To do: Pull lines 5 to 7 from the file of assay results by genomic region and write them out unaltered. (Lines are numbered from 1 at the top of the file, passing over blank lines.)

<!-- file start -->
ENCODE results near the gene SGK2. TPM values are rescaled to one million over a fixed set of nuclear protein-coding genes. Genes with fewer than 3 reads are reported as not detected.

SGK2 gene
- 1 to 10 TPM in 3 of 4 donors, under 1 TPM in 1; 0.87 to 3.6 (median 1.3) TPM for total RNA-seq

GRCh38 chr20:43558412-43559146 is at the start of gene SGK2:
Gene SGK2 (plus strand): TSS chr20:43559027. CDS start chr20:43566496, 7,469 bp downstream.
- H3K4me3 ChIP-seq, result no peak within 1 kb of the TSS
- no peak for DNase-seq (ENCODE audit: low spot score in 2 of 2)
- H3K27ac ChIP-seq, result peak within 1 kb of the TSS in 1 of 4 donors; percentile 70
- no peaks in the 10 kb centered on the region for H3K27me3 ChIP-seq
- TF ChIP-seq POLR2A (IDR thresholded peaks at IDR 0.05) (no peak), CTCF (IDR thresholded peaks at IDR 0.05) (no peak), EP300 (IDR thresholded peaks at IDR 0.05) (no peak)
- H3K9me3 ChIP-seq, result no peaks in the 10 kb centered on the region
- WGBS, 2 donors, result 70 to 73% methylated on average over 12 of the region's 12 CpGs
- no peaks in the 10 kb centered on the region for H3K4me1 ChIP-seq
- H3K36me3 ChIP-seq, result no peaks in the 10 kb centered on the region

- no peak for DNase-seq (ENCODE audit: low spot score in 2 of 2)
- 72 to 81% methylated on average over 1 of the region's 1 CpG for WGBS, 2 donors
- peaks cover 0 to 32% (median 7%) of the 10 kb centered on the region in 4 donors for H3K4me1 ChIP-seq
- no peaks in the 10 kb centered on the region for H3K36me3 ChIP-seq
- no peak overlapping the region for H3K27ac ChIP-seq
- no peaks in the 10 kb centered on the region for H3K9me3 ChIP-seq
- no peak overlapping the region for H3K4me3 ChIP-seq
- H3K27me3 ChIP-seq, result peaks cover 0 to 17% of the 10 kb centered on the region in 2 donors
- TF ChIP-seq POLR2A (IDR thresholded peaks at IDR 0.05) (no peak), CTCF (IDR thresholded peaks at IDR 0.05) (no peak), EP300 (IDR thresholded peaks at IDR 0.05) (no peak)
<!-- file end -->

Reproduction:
Gene SGK2 (plus strand): TSS chr20:43559027. CDS start chr20:43566496, 7,469 bp downstream.
- H3K4me3 ChIP-seq, result no peak within 1 kb of the TSS
- no peak for DNase-seq (ENCODE audit: low spot score in 2 of 2)